Wage War Strip Down “Grave”

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Nearly a decade into their union, Wage War found a themselves in a different place. Pulling away from the harder core rock of debut Blueprints and follow up, 2017’s Deadweight, the Ocala, FL natives explored the more melodic end of their musical spectrum on third album Pressure (Fearless Records) in 2019, a sound that was evident on single “Grave.”

A more soul-fueled rocker, “Grave” pushed Wage War’s boundaries into thicker harmonies and electronic components, something guitarist and vocalist Cody Quistad says was a natural evolution for the band since forming in 2010.

Everything started shifting on Pressure—even the band’s locale. For the first time, Wage War moved from recording in Florida and relocated to Los Angeles. There, they tapped producer Drew Fulk (I Prevail, Bullet for My Valentine) and writer Andrew Goldstein (Demi Lovato) to sonically fuse together this new extension of their sound.


Wage War (Photo: Fearless Records)

Still keeping Wage War’s heavier elements intact, the recorded track delved into toxic relationships that seems to move in and out of one’s life. The original video for “Grave,” directed by Drew Russ even captured poisonous relations in its imagery of creeping caterpillars turned to moths drawn to a flame.

Exploring more of its melodious side, Wage War recently revisited “Grave,” producing a more stripped back version of the track.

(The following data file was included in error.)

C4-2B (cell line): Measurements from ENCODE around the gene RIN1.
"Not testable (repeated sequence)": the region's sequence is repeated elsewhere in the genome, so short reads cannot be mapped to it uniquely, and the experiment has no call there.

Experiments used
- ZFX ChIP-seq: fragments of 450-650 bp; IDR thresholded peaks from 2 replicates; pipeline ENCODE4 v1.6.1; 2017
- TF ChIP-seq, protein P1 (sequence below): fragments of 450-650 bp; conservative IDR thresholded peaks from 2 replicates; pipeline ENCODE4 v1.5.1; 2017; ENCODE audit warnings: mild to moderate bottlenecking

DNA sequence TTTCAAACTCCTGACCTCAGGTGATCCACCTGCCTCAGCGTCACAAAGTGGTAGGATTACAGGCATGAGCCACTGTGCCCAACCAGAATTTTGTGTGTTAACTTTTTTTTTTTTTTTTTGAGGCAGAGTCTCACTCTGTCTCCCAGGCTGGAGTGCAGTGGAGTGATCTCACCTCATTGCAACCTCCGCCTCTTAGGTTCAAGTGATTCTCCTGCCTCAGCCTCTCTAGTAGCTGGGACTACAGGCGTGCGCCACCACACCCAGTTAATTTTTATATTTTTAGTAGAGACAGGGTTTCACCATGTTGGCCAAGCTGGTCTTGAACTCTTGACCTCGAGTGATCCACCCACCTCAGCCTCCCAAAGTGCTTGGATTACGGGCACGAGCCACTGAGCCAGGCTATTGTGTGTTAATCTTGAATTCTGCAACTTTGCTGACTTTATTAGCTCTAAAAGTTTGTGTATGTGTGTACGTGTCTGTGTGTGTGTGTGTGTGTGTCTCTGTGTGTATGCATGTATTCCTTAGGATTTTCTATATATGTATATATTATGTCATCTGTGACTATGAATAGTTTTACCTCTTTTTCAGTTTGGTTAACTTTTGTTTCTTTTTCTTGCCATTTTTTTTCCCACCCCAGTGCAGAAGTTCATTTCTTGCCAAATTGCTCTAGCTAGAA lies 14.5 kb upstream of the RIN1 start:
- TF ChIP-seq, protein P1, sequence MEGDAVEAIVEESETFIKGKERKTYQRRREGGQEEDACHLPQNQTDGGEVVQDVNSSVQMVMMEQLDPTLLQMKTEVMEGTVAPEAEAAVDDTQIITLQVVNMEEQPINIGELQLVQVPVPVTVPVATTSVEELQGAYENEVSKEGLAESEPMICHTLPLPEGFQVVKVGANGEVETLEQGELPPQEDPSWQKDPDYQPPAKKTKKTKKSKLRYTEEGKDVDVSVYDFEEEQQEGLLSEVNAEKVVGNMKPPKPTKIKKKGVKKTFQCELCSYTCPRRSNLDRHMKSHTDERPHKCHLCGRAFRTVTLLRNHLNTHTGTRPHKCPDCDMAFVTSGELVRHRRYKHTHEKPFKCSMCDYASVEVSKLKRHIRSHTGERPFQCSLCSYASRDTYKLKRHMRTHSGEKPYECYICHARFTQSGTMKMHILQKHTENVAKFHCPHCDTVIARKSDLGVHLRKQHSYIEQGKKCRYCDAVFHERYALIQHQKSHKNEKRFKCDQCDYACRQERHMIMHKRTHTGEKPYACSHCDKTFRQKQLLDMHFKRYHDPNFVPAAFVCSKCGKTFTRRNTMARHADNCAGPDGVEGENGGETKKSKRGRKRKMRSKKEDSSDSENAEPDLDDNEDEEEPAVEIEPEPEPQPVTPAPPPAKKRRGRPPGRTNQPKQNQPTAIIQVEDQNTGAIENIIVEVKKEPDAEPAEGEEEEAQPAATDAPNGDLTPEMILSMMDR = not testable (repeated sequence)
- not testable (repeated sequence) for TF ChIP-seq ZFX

“We started doing stripped versions of our songs a couple of years ago, and people really seemed to enjoy them, which is a plus for us, because we love doing them,” Quistad tells American Songwriter. “A lot of our songs get hashed out on acoustic guitar before they see their final stages and it’s fun to bring it back to its roots.”

The video features the band members in their respective self-quarantined spaces and reveals more of the harmony and essence of the song, lyrically and emotionally.

Moving ahead, stripping back songs even more is Quistad says the band won’t shy away from exploring when recording. “We’re always trying to expand the range of what we can do,” he says. “I think being a heavy band that can still create intimate, stripped down moments is a very important thing to us.”

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